The gastric pathogen Helicobacter pylori is highly adapted to survival in the human stomach and responsible for the majority of peptic ulcer and gastric cancer cases worldwide. An important survival strategy for the bacterium involves the tight binding to the stomach mucosa, out of reach of the noxious gastric juices. To do so, H. pylori adheres to blood group sugars found on gastric mucus and underlying cells. Scientists at the labs of Han Remaut at VIB and Vrije Universiteit Brussel, and Thomas Borén at Umeå University in Sweden, provide detailed structural and functional insights into the protein responsible for this interaction. This BabA protein proves to be a molecular chameleon that adapts it binding properties and preference for different ABO-blood group sugars according to their prevalence in different human populations. However, the new study also uncovers BabA's Achilles heel: a short disulfide-bound loop that ropes around a critical sugar unit in the blood group antigens, an interaction that is broken by reducing pharmaceutics like N-acetylcysteine.
Snapshots of a molecular chameleon
H. pylori has been associated with humankind since ancient migrations and is today still present in about halve of the world population. The bacterium has a fast evolving genome and is constantly adapting to changing conditions in its host. Kristof Moonens and coworkers now report in Cell Host & Microbe how the high sequence variation in the blood group antigen binding adhesin BabA leads to the functional polymorphism in its binding characteristics.
Kristof Moonens (VIB/VUB): 'By determining the X-ray structures of different BabA proteins, we could establish a general framework for ABO blood group binding by the adhesin. Thomas Borén's group had previously shown that "specialist" H. pylori strains only bind to gastric tissue of blood group O individuals, whereas "generalist" strains interact with all types of blood group individuals. Now we can show that a select network of residues in the protein steer the differences in binding preferences.'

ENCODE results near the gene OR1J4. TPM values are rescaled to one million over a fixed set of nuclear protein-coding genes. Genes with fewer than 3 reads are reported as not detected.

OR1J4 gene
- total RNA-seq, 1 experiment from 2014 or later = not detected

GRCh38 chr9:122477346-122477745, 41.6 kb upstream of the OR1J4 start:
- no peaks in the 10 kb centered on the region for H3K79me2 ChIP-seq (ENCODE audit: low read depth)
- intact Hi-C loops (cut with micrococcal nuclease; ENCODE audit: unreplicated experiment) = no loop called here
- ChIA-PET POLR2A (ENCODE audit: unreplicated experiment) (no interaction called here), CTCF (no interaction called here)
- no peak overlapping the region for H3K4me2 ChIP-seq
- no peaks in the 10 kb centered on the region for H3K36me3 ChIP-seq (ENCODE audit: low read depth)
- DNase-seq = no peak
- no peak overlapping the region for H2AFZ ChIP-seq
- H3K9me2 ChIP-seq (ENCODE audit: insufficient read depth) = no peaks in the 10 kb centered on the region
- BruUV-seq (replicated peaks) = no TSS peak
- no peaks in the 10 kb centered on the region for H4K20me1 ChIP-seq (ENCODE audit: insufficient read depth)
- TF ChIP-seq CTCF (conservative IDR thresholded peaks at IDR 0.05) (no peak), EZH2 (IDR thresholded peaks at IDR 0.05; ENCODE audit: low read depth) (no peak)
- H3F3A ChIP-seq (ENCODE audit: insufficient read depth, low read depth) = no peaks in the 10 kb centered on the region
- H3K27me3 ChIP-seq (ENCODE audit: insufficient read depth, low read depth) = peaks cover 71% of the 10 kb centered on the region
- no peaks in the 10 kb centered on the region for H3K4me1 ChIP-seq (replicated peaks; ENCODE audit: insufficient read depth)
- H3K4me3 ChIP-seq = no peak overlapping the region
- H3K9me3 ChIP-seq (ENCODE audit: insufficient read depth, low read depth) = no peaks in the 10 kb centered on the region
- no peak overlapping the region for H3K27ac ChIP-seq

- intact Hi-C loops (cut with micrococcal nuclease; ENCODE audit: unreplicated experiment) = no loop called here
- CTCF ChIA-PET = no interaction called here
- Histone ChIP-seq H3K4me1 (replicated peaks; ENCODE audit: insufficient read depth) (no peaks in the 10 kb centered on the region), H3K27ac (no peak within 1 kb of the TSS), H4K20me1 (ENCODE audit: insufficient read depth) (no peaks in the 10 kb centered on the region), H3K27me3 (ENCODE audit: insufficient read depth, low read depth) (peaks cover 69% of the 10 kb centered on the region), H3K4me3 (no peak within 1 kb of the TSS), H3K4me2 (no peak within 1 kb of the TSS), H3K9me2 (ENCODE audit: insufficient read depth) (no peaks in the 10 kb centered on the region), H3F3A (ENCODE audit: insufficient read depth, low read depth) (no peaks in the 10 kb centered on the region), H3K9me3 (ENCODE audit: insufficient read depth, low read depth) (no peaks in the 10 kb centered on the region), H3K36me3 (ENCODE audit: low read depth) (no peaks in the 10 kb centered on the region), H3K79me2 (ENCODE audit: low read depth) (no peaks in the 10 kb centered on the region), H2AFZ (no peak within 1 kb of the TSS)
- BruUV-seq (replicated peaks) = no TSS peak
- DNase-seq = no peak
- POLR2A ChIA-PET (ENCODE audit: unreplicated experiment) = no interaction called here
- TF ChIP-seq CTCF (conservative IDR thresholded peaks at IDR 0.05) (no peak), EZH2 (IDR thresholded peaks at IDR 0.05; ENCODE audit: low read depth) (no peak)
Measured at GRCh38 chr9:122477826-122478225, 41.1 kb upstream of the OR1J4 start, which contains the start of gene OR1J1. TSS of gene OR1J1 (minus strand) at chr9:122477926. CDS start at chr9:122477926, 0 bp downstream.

Perspectives for H. pylori eradication therapy
Resistance of bacterial pathogens to antibiotics is becoming a widespread problem, and H. pylori proofs not different. Today, H. pylori eradication therapy already needs sustained treatment with a cocktail of 2-3 antibiotics. The quest for new treatment options or a vaccine is on, in particular in regions where H. pylori infections lead to a gastric cancer and ulcer epidemic. The new study provides perspectives to develop drugs that disrupt the bacterium's ability to hold on to the stomach mucosa.
Thomas Borén (Umeå University, Sweden): 'We could show that treatment with the redoxactive pharmaceutic N-acetylcysteine annihilates BabA function and furthermore that N-acetylcysteine lowers gastric mucosal neutrophil infiltration, i.e. stomach inflammation, in H. pylori-infected mice, providing perspectives on possible H. pylori eradication therapies. The additive effect of N-acetylcysteine on antibiotic eradication therapies has previously been reported in literature and now we have found a molecular basis and explanation for this effect.'
Han Remaut (VIB/VUB): 'Amidst BabA's receptor binding site that is constantly changing lies a conserved anchor point, a short disulfide-bound loop that embraces a fucose residue in the ABO blood group sugars. This newly elucidated structural element is inactivated by reduction and forms the basis for the rational design of novel anti-adhesive drugs that would reduce bacterial attachment, stomach inflammation and hence lower the risk for overt disease development.'